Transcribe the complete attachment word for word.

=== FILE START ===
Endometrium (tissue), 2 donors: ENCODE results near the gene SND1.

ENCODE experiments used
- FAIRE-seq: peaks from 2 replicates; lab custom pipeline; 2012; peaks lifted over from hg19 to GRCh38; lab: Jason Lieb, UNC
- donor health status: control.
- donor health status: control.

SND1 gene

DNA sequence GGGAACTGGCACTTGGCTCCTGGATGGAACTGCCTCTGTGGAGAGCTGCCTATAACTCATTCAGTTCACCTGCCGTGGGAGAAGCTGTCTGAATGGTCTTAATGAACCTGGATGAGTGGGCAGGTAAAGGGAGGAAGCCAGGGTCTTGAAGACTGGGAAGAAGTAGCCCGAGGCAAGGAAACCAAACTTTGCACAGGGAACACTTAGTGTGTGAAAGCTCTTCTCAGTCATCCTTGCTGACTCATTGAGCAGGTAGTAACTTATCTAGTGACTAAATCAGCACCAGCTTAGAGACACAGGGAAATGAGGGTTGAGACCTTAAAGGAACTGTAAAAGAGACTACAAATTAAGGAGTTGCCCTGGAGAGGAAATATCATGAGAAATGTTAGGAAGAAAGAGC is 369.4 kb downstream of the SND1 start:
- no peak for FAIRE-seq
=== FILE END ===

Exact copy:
Endometrium (tissue), 2 donors: ENCODE results near the gene SND1.

ENCODE experiments used
- FAIRE-seq: peaks from 2 replicates; lab custom pipeline; 2012; peaks lifted over from hg19 to GRCh38; lab: Jason Lieb, UNC
- donor health status: control.
- donor health status: control.

SND1 gene

DNA sequence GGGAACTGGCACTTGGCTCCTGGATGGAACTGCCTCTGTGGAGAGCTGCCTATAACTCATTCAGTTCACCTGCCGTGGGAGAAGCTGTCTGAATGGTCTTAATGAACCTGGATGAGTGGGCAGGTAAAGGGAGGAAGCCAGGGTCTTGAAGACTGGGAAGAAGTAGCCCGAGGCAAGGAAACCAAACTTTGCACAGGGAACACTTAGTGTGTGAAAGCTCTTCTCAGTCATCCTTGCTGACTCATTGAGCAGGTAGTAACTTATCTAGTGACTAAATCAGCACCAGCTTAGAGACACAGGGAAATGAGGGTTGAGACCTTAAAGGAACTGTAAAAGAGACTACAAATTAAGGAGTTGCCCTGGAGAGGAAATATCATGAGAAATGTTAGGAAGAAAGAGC is 369.4 kb downstream of the SND1 start:
- no peak for FAIRE-seq